On Tuesday, MSNBC’s Chris Hayes made an excellent point about the man whose shadow appears to loom over the entire so-called “fiscal cliff” debate — Grover Norquist:
Just so we’re clear: the source of R’s opposition to higher taxes on wealthy people isn’t Grover Norquist, it’s wealthy people.
— Christopher Hayes (@chrislhayes) November 27, 2012
Norquist’s American Taxpayer Pledge, which is signed by an overwhelming majority of the Republicans in the House and Senate, has effectively changed the tax debate in America to the point that’ we’re only discussing tax increases because the Bush tax breaks are about to expire. And it only works because Norquist has the billionaire funders he needs to back his threat of defeating anyone who dares to defy the pledge.
The Nation‘s Lee Fang looked at the funding for Norquist’s Americans for Tax Reform and found that in 2010 — the year of the Tea Party’s epic landslide victory — two-thirds of the group’s funding came from just two “dark money” non-profits: The Center to Protect Patients’ Rights and Crossroads GPS.
The Center to Protect Patients’ Rights is run by Sam Noble, who has been called an “operative” for the infamous Koch Brothers. But a direct connection between the group and the brothers hasn’t been established because the group doesn’t have to list its donors. “The group doled out $44 million in 2010 to the likes of Grover Norquist’s Americans for Tax Reform, the Club for Growth, and Americans for Prosperity,” according to Mother Jones’ Andy Kroll.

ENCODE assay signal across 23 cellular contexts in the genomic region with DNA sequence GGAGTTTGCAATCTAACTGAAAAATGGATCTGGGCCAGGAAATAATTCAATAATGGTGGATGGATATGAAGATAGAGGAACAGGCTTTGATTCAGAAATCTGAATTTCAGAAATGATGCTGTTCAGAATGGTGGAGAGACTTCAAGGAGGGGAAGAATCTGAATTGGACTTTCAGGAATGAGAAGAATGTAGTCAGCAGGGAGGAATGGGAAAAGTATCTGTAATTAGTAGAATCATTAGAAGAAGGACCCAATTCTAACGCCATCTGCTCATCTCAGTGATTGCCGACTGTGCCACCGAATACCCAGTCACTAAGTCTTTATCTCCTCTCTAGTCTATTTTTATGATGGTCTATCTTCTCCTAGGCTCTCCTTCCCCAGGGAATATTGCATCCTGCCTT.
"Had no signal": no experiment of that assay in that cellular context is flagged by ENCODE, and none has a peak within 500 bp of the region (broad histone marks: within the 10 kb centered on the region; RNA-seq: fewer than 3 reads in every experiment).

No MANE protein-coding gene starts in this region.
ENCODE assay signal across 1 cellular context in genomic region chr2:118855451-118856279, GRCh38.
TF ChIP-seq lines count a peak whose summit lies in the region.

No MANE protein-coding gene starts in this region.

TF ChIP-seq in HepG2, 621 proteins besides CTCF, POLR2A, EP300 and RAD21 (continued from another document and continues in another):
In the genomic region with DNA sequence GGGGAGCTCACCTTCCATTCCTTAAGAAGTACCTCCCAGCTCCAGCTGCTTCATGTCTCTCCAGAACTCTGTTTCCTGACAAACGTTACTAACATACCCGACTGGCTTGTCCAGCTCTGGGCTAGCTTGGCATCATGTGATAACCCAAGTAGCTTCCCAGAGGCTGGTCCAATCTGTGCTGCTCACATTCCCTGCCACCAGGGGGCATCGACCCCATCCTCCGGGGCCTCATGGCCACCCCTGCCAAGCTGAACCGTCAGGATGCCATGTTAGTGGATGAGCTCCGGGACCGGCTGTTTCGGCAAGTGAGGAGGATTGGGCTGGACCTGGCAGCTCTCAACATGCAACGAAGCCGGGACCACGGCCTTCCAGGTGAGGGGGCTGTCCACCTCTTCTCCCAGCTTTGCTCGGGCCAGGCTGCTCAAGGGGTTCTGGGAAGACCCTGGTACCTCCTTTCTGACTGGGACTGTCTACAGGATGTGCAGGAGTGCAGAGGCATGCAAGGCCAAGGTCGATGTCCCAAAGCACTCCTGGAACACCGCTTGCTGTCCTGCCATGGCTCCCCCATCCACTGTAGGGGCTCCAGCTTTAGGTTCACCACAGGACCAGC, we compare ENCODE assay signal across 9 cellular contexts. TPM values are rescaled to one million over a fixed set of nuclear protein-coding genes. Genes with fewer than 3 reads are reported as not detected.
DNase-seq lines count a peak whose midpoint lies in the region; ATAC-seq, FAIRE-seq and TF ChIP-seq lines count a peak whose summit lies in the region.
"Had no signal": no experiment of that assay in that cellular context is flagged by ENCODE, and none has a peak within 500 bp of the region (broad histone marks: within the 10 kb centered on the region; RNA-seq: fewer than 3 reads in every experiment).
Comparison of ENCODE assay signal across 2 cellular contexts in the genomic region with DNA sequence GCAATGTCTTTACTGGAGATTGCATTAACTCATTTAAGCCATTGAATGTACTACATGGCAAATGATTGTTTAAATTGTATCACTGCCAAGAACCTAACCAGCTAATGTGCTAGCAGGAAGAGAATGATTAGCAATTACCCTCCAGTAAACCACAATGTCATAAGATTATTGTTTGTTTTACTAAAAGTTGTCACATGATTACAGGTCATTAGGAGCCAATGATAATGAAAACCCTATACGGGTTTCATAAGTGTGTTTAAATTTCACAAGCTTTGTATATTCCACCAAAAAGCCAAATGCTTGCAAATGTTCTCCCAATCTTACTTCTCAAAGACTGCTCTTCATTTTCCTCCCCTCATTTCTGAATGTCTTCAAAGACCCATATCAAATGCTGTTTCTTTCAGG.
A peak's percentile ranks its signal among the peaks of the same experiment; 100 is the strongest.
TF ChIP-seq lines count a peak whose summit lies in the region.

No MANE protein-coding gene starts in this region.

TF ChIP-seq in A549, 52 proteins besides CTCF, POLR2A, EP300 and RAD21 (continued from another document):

Crossroads GPS is Karl Rove’s “non-profit.” According to Fang, “The only known donors are folks like Paul Singer, the ‘vulture’ hedge fund king who benefits enormously from tax strategies like the carried interest loophole.”
Of course, the idea of never raising taxes ever is already popular with Republicans, or no one would have signed Norquist’s pledge. But now when Republicans think about having to break it, they know the people who may be funding their primary opponents may include names like Rove and Koch.
Thanks to Norquist and his billionaire backers, the richest have a tax rate on income that’s about one-third of what it was in the 1950s. And the richest, who often take most of their income in the form of capital gains, often pay a lower tax rate than Warren Buffett’s secretary.
The result of what The New York Times‘ Nick Kristof calls “A Failed Experiment“? “… the top 1 percent of Americans now have greater collective net worth than the entire bottom 90 percent.”
That gives the rich plenty of money with which to keep Republicans very attentive to demands of Grover Norquist.